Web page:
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Comparing Renewable Energy Policies in EU-15, U.S. and China: A Bayesian DSGE Model

Amedeo Argentiero, Tarek Atalla, Simona Bigerna, Silvia Micheli, and Paolo Polinori

Year: 2017
Volume: Volume 38
Number: KAPSARC Special Issue
DOI: 10.5547/01956574.38.SI1.aarg
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Abstract:
The promotion of renewable energy sources (RES) by governments is one way of helping countries to meet their energy needs while lowering greenhouse gas emissions. In this paper, we examine the role of energy policy in RES promotion, based on a carbon tax and RES price subsidy, at a time of technological and demand shocks in the European Union (E.U.) 15 countries, the United States (U.S.) and China, focusing on the macroeconomic implications. Using a dynamic stochastic general equilibrium model for RES and fossil fuels, our results suggest that, in the presence of a total factor productivity shock in the fossil fuel sector, such an energy policy can also be a driving force for smoothing the reduction of RES in the energy market (and vice versa). Additionally, we show that the E.U.15 grouping has a comparative advantage in terms of reaching grid parity compared with the other countries we considered which are more fossil fuel dependent.



Analyzing the Effects of Renewable Energy and Climate Conditions on Consumer Welfare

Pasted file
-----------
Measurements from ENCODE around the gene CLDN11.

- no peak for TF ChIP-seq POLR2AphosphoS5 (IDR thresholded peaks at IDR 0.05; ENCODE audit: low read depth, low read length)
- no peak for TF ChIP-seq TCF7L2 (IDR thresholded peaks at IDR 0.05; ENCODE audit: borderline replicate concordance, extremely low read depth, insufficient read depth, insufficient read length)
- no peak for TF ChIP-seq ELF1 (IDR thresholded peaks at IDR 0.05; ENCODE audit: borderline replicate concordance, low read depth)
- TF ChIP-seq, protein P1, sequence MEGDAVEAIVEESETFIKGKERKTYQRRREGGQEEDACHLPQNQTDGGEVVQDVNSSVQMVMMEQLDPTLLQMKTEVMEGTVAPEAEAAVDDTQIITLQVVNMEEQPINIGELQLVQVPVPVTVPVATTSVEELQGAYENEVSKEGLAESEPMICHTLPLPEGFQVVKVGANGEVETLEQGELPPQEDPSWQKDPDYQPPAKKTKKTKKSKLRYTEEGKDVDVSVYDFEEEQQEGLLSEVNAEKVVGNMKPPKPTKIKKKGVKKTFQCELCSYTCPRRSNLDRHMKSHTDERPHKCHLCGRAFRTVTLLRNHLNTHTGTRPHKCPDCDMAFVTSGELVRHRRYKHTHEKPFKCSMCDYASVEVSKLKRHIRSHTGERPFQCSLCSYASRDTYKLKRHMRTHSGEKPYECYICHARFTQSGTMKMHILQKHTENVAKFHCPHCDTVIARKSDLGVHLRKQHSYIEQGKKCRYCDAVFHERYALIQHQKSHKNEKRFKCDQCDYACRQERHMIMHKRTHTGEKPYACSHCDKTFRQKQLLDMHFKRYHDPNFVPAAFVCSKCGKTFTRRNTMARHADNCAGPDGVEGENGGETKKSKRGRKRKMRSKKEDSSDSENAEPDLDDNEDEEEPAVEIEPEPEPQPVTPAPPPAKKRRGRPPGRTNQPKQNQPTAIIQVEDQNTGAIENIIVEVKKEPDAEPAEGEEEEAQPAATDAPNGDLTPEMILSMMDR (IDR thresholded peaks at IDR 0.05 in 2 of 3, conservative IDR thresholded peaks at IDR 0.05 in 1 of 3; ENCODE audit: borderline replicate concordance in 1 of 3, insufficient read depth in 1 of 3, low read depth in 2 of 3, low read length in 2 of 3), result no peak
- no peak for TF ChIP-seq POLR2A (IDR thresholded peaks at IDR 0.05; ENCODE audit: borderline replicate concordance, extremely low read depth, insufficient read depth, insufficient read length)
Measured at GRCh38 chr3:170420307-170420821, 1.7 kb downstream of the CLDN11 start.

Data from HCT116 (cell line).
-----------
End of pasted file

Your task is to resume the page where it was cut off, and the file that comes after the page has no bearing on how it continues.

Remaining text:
Tarek Atalla, Simona Bigerna, Carlo Andrea Bollino, and Rolando Fuentes

Year: 2017
Volume: Volume 38
Number: KAPSARC Special Issue
DOI: 10.5547/01956574.38.SI1.tata
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Abstract:
This paper aims to measure the impact of the gradual adoption of Renewable Energy Sources (RES) on the welfare of consumers. To this end, we construct a theoretically founded measure of the true cost of living (TCL) and the equivalence scale (ES) for the household sector, based on a weather database of heating and cooling degree days. We estimate those values for 64 countries, which represent over two-thirds of the world population, according to World Bank statistics. We assume that the identified household in each country minimizes its expenditure on energy and other goods. We simulate alternate scenarios of renewables implementation in 2035, taking account of different RES prices, and assess the related societal implications of a gradual transition from fossil fuels to RES. The empirical results offer policymakers a basis for designing appropriate scenarios for the deployment of renewables, with the aim of fostering consumer welfare even in the context of international negotiations.



The Economic Value of Distributed Storage at Different Locations on an Electric Grid

Wooyoung Jeon, Alberto J. Lamadrid, and Timothy D. Mount

Year: 2019
Volume: Volume 40
Number: Number 4
DOI: 10.5547/01956574.40.4.wjeo
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Abstract: